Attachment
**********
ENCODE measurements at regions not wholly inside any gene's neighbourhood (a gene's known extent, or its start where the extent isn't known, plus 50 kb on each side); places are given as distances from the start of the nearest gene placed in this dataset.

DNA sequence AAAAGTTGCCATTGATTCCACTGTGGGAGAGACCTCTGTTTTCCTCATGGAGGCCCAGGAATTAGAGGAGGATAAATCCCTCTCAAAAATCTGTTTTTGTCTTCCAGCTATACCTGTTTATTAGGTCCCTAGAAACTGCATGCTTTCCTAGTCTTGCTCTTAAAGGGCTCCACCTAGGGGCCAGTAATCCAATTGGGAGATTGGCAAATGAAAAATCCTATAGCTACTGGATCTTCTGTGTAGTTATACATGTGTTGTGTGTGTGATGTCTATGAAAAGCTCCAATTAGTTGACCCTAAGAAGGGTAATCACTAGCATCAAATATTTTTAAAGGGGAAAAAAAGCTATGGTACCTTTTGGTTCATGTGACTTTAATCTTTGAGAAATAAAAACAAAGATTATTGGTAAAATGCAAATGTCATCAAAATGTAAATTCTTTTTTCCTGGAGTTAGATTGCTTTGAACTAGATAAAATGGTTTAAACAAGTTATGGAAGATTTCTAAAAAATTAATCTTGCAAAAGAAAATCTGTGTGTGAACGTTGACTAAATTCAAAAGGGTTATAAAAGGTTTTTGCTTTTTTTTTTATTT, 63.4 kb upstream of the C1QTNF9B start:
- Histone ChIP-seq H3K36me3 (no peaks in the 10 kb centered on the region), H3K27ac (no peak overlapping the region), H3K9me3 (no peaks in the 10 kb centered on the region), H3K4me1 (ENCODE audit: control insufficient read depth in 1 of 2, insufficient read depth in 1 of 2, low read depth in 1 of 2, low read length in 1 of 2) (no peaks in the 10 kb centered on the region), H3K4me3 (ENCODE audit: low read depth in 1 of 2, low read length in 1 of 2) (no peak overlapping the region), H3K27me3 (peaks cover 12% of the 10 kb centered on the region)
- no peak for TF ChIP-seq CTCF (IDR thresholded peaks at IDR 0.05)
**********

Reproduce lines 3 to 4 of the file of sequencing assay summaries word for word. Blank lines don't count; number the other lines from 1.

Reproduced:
- Histone ChIP-seq H3K36me3 (no peaks in the 10 kb centered on the region), H3K27ac (no peak overlapping the region), H3K9me3 (no peaks in the 10 kb centered on the region), H3K4me1 (ENCODE audit: control insufficient read depth in 1 of 2, insufficient read depth in 1 of 2, low read depth in 1 of 2, low read length in 1 of 2) (no peaks in the 10 kb centered on the region), H3K4me3 (ENCODE audit: low read depth in 1 of 2, low read length in 1 of 2) (no peak overlapping the region), H3K27me3 (peaks cover 12% of the 10 kb centered on the region)
- no peak for TF ChIP-seq CTCF (IDR thresholded peaks at IDR 0.05)